DARPA's air-steered X-65 jet heads into production with goal of flying by 2025

Moving parts on a plane? What is this, Kitty Hawk?

The latest experimental DARPA aircraft, which is designed to maneuver without the need for moving parts, is headed to the manufacturing stage and could be flying as soon as next year.

The X-65 is being built by Boeing subsidiary Aurora Flight Sciences, who scored a contract with the Defense Department last year as part of the Control of Revolutionary Aircraft with Novel Effectors (CRANE) program. 

The key technology being explored as part of CRANE is known as active flow control (AFC), which relies on directed jets of pressurized air to steer the aircraft instead of flaps and rudders. 

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"X-65 has the potential to change the future of aircraft design," said Aurora CRANE program director Kevin Uleck. "As we move into the manufacturing phase, we are getting ever closer to fulfilling the goal of validating AFC technology and helping to open the design trade space for future applications." 

Aurora said AFC has potential applications in the military and civilian worlds for its potential to reduce aircraft weight, improve aerodynamics, allow for new types of aircraft design and reduce mechanical complexity. 

The production phase will culminate in a flight test of the 30-foot wingspan, 7,000 lb unmanned aircraft at air speeds up to Mach 0.7. Data from the test flight will be immediately applicable to real-world scenarios because the X-65 has size, weight and speed similar to military trainer aircraft, DARPA said. A set of 14 AFC banks with independently-controllable air supply channels will be included in the craft.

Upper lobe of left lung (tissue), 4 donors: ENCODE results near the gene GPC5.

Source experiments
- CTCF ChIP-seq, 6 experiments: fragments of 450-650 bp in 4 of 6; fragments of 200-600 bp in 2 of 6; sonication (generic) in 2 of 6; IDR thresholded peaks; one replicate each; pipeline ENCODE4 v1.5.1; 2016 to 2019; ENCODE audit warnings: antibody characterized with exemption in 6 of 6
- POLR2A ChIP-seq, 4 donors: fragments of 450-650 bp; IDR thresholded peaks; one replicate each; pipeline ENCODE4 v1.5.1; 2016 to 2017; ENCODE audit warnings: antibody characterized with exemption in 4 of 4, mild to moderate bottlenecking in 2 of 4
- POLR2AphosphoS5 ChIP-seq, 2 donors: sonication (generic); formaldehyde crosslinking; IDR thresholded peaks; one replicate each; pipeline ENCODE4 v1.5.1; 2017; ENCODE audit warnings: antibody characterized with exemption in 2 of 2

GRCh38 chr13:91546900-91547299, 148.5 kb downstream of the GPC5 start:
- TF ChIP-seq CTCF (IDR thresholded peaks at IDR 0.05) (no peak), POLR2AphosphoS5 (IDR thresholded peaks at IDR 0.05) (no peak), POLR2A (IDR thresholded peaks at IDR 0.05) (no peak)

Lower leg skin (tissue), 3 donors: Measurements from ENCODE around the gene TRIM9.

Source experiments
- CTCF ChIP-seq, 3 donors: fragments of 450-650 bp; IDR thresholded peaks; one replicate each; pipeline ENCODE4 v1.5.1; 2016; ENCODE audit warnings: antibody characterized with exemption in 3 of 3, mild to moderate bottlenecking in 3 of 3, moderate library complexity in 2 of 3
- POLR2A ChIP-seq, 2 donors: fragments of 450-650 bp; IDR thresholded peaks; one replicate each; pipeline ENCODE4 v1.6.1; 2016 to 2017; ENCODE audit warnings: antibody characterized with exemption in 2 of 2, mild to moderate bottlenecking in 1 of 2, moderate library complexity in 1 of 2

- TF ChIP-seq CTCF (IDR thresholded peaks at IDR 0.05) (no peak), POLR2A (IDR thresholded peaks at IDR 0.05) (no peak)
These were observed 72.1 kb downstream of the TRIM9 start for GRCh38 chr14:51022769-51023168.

To gauge the effectiveness of AFC effectors compared to traditional flaps and rudders the X-65 will be built with both types. Traditional flight control will be used to establish a baseline of X-65 performance, and future flights will lock down various moving components to compare the performance of AFCs. 

"The X-65 conventional surfaces are like training wheels to help us understand how AFC can be used in place of traditional flaps and rudders," said Richard Wlezien, CRANE program manager at DARPA. "We'll have sensors in place to monitor how the AFC effectors' performance compares with traditional control mechanisms." 

The X-65 will also have a modular design, allowing for parts to be swapped out for future test flights and different AFC designs. It's not immediately clear whether an X-65 will be built with both rudders and AFCs, or if parts will be swapped for test flights. Neither DARPA nor Aurora responded to questions.

Preliminary tests, including critical design review, wind tunnel testing and scale-model construction have already been completed, and X-65 fabrication has begun at Aurora facilities in West Virginia and Mississippi, the Boeing subsidiary said. System integration and ground testing will take place at Aurora's headquarters in Virginia, and flight testing is targeted for Summer, 2025. ®

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